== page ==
If you’re using iPads in your classroom, at some point you’ll want to be able to display your iPad screen to the entire classroom. Fortunately, a couple methods exist that allow teachers to do just that.
The most common method (although not the one I recommend for Mac users) is to mirror your iPad’s display using an Apple TV device that is connected to your classroom projector via a HDMI cable. Mirroring (showing what is on your iPad display) is done using an iPad feature called AirPlay introduced with the iPad 2. Unfortunately, you cannot mirror your iPad display using the original iPad. You need an iPad 2 or the new iPad and you need to be running the latest operating system for the iPad.
AirPlay is a fantastic feature of the iPad (and iPhone) that lets you stream your iPad data to an Apple TV and then have the output go from the Apple TV to an HDMI compatible device like your TV set. The original AirPlay only allowed you to stream video and audio; however, with the introduction of iOS 5, it now allows users to stream their iPad display to their Apple TV allowing them to see their iPad display on their TV set.
To utilize this method of projecting your iPad display, you’ll need to purchase an Apple TV device and an HDMI cable. The HDMI cable needs to be long enough to go from the Apple TV to the projector. The good news is that you can place your Apple TV device near your projector so the cable doesn’t need to be long. Your projector must also accept HDMI input. If you have an older model projector that does not support HDMI, you will need to purchase an additional piece of hardware to convert your HDMI signal to something that is compatible with your projector. An Apple TV device retails for $99 and a HDMI cable costs approximately $20. If you need to convert your HDMI signal, you can purchase a HDMI to VGA cable for under $10 but you won’t be able to hear the iPad audio. The only other requirement for this configuration is having a wireless network to send the signal from your iPad to your Apple TV.
The second method is actually a lot easier to implement, provides you with more options for how your iPad’s display is projected, and it’s also a lot less expensive.
This method uses a software program called Reflection that is now available for the PC as well as a Mac. Reflection is a relatively new software program that simulates an Apple TV device. When Reflection is running on your computer, your iPad’s AirPlay will detect your computer and give you the option of mirroring your iPad’s display on your computer screen. Since you can see your iPad’s display on your computer, all you need to do is connect your computer to a projector and voila, your iPad’s display is projected to the entire classroom.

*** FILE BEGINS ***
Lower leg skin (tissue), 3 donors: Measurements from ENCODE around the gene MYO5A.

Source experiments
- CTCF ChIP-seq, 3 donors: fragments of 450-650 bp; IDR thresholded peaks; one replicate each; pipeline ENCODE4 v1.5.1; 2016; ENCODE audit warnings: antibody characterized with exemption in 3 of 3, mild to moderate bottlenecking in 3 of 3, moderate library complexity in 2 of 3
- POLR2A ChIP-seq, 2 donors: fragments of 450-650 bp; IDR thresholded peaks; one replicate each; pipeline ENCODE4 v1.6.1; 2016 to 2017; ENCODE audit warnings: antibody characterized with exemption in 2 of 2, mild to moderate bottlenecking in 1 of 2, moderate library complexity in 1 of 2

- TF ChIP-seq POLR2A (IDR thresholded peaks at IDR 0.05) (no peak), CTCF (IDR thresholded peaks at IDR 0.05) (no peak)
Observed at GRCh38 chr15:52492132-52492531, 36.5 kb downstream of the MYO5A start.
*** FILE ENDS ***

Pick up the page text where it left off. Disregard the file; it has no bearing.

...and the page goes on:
To utilize this method on a Mac, you will need to purchase the Reflection software program for the Mac and you’ll also need a Mini DisplayPort to VGA Adapter so you can connect your Mac to your projector. The Mini DisplayPort is a standard port on the Mac. One end of the adapter fits into your Mac’s Mini DisplayPort and the other end connects to a standard VGA cable that is then plugged into your projector. The Reflection software is currently priced at $14.99 and the Mini DisplayPort to VGA Adapter retails for $29. To save money, you can purchase a 3rd party adapter online for under $10. Once again, the only other requirement is that you have a wireless network so your iPad can talk to your Mac. This is the same requirement for Method One using the Apple TV.
The Reflection app allows you to adjust the appearance of your iPad’s display on your Mac’s computer screen. For example, you can change the position, size, and orientation of your iPad display. You can also set the display to full screen and you can even change the display so it shows an iPad frame around the display making it appear that you’re looking at an actual iPad. This would be helpful for younger students to make the connection between the iPad and the projected image.
Summary of Requirements
If you want to project your iPad’s display and you do not have a wireless network in your classroom, please see Melissa’s comment in the comment section. Thanks for “sharing” Melissa!
Sharing Is Caring!